Post-Post-Event Thoughts on Loncon3 and Jonathan Ross

Leave a comment

Jonathan Ross is not hosting the Hugos this year.  He’s made what I think is the right decision and stepped down.  If you have no idea what I’m talking about, then you missed all the “fun” on Twitter.  You can get a decent overview of the situation over at The Wertzone.

In any case, what I’m going to talk about here aren’t the things everyone was throwing out on Twitter — mostly.  Here, I’m interested in some of the whys and hows and whats that are underneath all of this and why, ultimately, Jonathan Ross was a poor choice within the current climate of sf/f.
First, I’ll say that I hold no animosity towards Ross.  I don’t know the man, as you’d expect, and have, in fact, viewed some of his material and found him rather amusing.  I also agree with Adam Whitehead that the motivation to bring in Ross, who himself is a supporter of sf/f and its various properties, is a good one:  high profile tv personality who happens to be a vocal fan = good for business.
But the problem Ross posed was two fold:  
1) He is, as Whitehead and Farah Mendlesohn (who stepped down from the Worldcon committee over Ross’ appointment) and others have noted, a divisive figure, most notably because his comedy has frequently gotten him into trouble.  You can read about some of that on his Wikipedia page or here.
If I’m fair to you and myself, I have found some of his more offensive jokes humorous, though not necessarily the ones most have cited (mostly because I wasn’t there and don’t have the full context in which these things were said).  In fact, I’ve enjoyed other shock comedians such as Jimmy Carr from time to time, though even he crosses lines I just can’t handle (rape jokes are not funny to me).  The question, in my mind, is not whether it personally offends me or other individuals, but the repercussions such offense has on the larger community.  I think it was Kate Elliot who noted on Twitter that individual acts aren’t the problem, but a collection of those acts adding up to a whole.  Which leads me to…

2) The sf/f community is, as Charlie Stross rightly asserts, in the middle of a serious discussion/debate about inclusion (a.k.a. house cleaning).  Though I seriously doubt that Ross would have treated sf/f fans with ridicule, there is the very real problem that Ross’ public profile poses for sf/f fans:  in certain respects, his comments damage the potential for a safe space.  It doesn’t matter that Ross’ comments are frequently meant in jest.  We live in a society where these types of things are also said with the utmost seriousness, such that people who are attacked for (seemingly) being “overweight” or “white and adopting non-white children,” for example, do not necessarily feel these jokes as jokes.  For them, these sorts of comments are not unlike pouring lemon juice in a wound and saying “but it was only a joke; why did it hurt you so much?”  This is why Seanan McGuire went on her mini-Twitter rant about feeling anything but safe at the Hugos.  She has previously been in that beautiful front row for nominees, and may appear there again in the future.  She is a prime example of this problem.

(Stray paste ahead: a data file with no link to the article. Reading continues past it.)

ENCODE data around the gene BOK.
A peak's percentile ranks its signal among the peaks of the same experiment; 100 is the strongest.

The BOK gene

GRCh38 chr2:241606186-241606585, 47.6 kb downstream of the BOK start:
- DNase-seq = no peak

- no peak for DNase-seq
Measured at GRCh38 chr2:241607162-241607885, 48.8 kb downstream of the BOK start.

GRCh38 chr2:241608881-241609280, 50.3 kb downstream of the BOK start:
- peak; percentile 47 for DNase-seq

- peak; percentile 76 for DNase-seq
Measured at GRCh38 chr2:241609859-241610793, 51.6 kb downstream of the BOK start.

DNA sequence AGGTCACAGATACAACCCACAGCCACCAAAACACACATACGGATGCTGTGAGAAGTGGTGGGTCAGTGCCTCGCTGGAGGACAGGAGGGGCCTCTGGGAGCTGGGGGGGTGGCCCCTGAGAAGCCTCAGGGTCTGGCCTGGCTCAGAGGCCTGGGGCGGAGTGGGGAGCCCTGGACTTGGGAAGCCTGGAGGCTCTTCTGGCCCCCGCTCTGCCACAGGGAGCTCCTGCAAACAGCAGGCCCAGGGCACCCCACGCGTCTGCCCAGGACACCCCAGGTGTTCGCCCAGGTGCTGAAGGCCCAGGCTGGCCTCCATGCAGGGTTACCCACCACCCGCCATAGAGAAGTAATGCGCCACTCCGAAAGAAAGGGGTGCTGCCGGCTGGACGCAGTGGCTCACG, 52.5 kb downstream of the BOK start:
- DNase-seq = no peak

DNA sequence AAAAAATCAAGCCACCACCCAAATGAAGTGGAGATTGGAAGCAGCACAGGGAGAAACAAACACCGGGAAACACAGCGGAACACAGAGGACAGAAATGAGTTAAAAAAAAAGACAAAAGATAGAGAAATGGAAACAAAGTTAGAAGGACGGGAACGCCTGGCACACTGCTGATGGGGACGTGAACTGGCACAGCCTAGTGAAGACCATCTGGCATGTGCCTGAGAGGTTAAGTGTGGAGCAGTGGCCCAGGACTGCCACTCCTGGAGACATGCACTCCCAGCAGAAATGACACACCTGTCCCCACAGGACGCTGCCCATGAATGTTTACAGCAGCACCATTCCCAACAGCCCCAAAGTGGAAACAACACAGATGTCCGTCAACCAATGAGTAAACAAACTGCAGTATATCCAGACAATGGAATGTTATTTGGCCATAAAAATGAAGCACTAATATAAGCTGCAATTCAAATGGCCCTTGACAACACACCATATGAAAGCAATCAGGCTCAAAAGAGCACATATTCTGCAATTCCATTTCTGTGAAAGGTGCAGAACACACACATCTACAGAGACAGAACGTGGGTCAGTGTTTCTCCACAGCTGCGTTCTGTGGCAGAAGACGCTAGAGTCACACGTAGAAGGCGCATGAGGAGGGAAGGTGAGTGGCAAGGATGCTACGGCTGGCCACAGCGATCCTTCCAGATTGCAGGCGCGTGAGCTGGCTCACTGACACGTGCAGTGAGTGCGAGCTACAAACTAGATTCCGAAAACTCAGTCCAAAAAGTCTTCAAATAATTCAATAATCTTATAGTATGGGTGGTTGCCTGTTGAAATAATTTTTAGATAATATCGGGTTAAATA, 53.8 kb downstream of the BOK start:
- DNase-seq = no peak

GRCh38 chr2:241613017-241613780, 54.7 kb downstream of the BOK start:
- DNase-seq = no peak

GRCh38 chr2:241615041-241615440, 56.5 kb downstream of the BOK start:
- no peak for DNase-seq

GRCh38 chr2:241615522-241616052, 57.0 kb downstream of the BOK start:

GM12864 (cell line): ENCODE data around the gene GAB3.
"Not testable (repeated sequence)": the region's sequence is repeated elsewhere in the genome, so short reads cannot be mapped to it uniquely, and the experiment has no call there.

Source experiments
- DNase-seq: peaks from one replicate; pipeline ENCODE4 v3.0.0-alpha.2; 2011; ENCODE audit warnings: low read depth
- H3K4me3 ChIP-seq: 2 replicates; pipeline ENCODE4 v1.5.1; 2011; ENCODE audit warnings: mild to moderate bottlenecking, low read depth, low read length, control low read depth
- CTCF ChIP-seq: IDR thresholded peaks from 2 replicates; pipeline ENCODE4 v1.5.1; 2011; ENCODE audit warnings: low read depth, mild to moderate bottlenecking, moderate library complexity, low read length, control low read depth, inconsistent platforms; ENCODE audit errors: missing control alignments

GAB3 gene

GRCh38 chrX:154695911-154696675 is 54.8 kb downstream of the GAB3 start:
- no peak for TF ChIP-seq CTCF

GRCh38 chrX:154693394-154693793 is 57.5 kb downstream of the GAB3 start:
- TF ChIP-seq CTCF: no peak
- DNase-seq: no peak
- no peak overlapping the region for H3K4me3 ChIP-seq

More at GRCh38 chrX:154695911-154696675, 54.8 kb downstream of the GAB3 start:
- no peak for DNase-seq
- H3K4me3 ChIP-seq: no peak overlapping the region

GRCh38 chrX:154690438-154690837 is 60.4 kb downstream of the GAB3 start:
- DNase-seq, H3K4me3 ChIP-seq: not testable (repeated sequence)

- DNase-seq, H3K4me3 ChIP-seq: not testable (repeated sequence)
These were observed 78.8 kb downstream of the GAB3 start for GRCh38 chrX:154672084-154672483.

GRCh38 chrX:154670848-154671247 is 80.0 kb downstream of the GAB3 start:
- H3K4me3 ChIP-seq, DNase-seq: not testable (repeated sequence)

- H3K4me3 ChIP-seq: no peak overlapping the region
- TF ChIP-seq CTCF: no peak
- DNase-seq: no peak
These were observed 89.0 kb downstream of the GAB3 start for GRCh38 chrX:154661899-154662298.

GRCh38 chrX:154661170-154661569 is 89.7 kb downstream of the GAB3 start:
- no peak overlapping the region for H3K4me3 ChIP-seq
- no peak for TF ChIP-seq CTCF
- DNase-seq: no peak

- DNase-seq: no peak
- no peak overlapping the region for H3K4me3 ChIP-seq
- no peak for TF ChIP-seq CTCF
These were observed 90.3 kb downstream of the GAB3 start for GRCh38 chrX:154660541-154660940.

There is also another side to this:  in the interest of creating inclusive spaces for people, we have to realize that in the absence of those spaces, humorous pokes at previously excluded individuals just reminds them how much they are not in this community.  Everyone’s experience varies, of course, but the sad fact is that we do not exist in an sf/f community which has set aside its sexist past en total (or its racism, for that matter).  It’s still here, albeit missing one of its scaled legs.  It’s still fighting to keep things like they were.  That’s why there is such a concerted effort to push sf/f forward so those excluded-now-included groups can feel at home.